Providing environmental enrichments affects activity and performance, but not leg health in fast- and slower-growing broiler chickens

Jong, I.C. de; Blaauw, Xana; Eijk, J.A.J. van der; Souza da Silva, C.; Krimpen, M.M. van; Molenaar, R.; Brand, H. van den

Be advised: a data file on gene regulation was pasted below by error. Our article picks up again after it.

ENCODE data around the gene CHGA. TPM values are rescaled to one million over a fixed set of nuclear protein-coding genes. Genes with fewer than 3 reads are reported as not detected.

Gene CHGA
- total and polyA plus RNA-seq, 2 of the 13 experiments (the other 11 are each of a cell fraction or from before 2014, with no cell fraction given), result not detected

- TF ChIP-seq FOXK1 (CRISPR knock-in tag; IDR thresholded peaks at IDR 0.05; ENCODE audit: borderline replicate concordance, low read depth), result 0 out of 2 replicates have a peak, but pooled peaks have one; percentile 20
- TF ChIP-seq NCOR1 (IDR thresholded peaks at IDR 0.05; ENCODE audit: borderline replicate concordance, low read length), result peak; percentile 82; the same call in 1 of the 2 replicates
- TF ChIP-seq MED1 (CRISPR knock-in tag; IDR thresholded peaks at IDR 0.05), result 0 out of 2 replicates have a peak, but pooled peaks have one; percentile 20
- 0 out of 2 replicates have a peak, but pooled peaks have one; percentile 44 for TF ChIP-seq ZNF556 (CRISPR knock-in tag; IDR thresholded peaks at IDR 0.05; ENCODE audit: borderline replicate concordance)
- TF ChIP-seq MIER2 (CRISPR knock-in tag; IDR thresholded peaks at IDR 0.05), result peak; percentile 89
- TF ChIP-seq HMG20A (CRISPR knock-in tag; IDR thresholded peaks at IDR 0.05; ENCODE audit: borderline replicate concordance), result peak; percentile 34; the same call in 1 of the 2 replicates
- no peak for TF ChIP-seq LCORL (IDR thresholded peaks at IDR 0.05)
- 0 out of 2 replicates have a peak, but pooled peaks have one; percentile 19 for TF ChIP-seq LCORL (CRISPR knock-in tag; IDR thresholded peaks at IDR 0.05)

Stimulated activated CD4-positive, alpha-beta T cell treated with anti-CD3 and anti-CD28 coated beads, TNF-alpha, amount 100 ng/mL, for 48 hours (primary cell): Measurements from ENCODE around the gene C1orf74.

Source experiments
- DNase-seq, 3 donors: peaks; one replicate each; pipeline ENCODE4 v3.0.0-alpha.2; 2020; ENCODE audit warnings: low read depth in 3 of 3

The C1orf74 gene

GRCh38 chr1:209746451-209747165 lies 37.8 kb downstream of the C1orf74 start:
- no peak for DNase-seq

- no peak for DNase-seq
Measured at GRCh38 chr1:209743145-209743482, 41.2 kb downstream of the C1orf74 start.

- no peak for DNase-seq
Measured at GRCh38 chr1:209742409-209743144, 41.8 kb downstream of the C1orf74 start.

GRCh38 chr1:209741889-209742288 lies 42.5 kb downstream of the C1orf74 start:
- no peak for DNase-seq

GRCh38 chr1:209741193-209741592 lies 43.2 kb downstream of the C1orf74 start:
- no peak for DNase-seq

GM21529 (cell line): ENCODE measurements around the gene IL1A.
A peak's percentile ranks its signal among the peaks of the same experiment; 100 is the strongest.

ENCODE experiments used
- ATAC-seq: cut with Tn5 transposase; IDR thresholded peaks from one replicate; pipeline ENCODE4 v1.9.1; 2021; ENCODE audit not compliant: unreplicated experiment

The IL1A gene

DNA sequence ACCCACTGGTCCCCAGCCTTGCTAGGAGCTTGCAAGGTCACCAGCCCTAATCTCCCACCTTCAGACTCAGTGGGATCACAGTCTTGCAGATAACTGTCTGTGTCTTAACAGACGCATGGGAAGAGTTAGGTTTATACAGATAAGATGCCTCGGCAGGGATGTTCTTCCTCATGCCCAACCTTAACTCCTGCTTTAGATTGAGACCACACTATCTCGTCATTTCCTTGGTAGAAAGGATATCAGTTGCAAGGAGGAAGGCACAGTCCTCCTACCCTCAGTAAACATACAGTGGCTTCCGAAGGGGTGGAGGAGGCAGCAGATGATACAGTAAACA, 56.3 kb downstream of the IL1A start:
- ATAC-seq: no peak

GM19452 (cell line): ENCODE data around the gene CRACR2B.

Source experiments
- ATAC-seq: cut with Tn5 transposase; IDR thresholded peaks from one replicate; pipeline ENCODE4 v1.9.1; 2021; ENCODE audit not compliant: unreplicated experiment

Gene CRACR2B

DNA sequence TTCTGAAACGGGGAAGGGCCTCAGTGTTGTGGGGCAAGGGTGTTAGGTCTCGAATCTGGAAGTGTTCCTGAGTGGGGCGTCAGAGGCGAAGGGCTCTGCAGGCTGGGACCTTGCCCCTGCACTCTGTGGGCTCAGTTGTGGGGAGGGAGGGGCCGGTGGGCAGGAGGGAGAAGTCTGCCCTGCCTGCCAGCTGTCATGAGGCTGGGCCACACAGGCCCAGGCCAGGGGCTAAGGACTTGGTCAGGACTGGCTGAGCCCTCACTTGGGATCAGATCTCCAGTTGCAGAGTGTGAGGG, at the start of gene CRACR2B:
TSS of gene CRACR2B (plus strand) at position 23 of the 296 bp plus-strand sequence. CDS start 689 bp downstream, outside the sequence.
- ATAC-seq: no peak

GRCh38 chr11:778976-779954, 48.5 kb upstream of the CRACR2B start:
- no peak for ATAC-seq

Effects of environmental enrichment on activity, behaviour, walking ability, contact dermatitis and performance were investigated in fast- and slower-growing broiler chickens. A total of 840 day-old male broilers, 420 of a fast-growing strain (Ross 308) and 420 of a slower-growing strain (Hubbard JA757), were housed in a 2 × 2 factorial arrangement, using a complete randomized design. Broilers were housed in 28 pens of 3  m2 in one climate-controlled room. Half of the pens per strain were enriched (EE) with barrier perches, ramps, platforms and a dustbathing area, and the other half of the pens were not enriched (NE). In the EE pens, also black soldier fly larvae were provided daily in the dustbathing area and broilers in NE pens received an additional protein-fat mix, to achieve similar energy and nutrient intake compared to the EE treatment. Behaviour was observed by scan sampling and focal sampling in weeks 2, 4, 5 and 7. Walking ability, footpad dermatitis and hock burn were measured in three broilers per pen at a body weight of 1.7 and 2.6 kg. Performance was determined weekly. Results showed that in the enriched environment, at the same age slower-growing broilers made more use of provided enrichment materials than fast-growing broilers (P < 0.001; Δ = +13.5 %). Providing enrichment decreased the proportion of slower-growing chickens standing idle, whereas this effect was not found for fast-growing broiler chickens (P = 0.006; Δ = -2.8 % for slower-growing broilers). Furthermore, at the same age, more slower-growing broilers were active (Δ = +4.5 %) compared to fast-growing broilers, whereas fast-growing broilers showed more sitting idle (Δ = +4.2 %) and ingestion behaviour (Δ = +2.8 %) than slower-growing broilers in both EE and NE pens (P < 0.05). Broilers of both strains in EE pens showed longer duration of activity (P < 0.05; Δ = +11.3 %) compared to broilers in NE pens. No effects of enrichment or strain were observed for walking ability and contact dermatitis. Fast-growing broilers and broilers in NE pens had a higher average body weight, a higher average daily gain and a higher feed intake than slower-growing broilers and broilers in EE pens, respectively. In conclusion, environmental enrichment was most used by slower-growing broilers and providing enrichments increased activity to a similar extent in both strains. However, providing enrichments did not improve walking ability and had an adverse effect on performance in both strains.